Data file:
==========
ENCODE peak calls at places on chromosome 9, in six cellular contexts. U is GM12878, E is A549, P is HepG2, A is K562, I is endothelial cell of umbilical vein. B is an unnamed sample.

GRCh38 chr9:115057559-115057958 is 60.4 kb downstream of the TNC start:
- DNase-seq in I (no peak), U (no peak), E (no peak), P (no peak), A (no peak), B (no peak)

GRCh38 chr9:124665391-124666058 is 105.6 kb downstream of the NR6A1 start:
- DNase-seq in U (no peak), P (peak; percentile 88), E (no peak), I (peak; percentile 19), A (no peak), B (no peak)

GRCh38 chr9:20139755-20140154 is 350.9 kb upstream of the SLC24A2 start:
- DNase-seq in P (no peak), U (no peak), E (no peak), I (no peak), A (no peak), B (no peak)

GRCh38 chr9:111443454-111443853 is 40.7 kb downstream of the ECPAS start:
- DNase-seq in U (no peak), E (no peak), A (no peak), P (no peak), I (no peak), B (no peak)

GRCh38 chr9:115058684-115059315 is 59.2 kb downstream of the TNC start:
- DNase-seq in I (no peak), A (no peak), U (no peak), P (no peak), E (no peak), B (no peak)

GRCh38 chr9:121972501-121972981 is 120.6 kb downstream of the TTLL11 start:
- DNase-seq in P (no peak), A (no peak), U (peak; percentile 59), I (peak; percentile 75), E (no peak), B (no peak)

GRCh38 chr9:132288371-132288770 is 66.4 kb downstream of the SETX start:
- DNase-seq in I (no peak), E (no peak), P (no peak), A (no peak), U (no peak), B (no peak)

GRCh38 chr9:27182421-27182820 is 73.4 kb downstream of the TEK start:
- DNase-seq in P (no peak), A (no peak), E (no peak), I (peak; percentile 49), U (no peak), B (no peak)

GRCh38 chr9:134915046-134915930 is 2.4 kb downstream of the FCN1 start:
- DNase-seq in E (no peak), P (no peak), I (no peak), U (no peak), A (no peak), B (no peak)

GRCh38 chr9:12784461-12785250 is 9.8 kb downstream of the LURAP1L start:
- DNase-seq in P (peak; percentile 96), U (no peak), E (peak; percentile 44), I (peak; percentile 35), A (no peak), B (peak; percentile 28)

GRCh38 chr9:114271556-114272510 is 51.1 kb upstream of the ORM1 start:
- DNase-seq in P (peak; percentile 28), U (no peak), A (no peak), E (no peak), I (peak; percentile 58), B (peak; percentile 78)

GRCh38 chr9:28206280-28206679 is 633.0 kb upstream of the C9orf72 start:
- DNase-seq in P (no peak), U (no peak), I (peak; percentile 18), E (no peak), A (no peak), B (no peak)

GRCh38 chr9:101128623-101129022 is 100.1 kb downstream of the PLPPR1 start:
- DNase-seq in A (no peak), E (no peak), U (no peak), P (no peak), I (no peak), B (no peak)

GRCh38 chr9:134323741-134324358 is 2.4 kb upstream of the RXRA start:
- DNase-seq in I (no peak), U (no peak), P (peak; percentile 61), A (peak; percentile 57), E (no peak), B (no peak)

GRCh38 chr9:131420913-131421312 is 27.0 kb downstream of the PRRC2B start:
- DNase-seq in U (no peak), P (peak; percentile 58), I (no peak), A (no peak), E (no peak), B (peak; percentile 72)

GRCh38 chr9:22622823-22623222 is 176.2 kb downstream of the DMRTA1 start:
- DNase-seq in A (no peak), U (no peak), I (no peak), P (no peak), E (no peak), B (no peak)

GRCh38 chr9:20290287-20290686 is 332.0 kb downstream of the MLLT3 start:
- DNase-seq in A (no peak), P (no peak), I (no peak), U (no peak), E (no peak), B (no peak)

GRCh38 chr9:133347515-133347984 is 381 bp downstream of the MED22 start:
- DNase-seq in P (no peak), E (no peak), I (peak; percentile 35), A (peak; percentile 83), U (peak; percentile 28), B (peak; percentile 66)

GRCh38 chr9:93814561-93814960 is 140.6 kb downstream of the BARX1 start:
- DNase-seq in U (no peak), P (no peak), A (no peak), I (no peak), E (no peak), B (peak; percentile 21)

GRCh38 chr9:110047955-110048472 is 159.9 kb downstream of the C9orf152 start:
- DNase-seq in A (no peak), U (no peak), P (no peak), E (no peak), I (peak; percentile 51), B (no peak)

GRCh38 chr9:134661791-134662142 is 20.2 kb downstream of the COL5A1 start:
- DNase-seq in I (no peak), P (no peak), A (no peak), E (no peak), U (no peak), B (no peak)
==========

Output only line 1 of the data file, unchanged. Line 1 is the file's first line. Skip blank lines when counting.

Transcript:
ENCODE peak calls at places on chromosome 9, in six cellular contexts. U is GM12878, E is A549, P is HepG2, A is K562, I is endothelial cell of umbilical vein. B is an unnamed sample.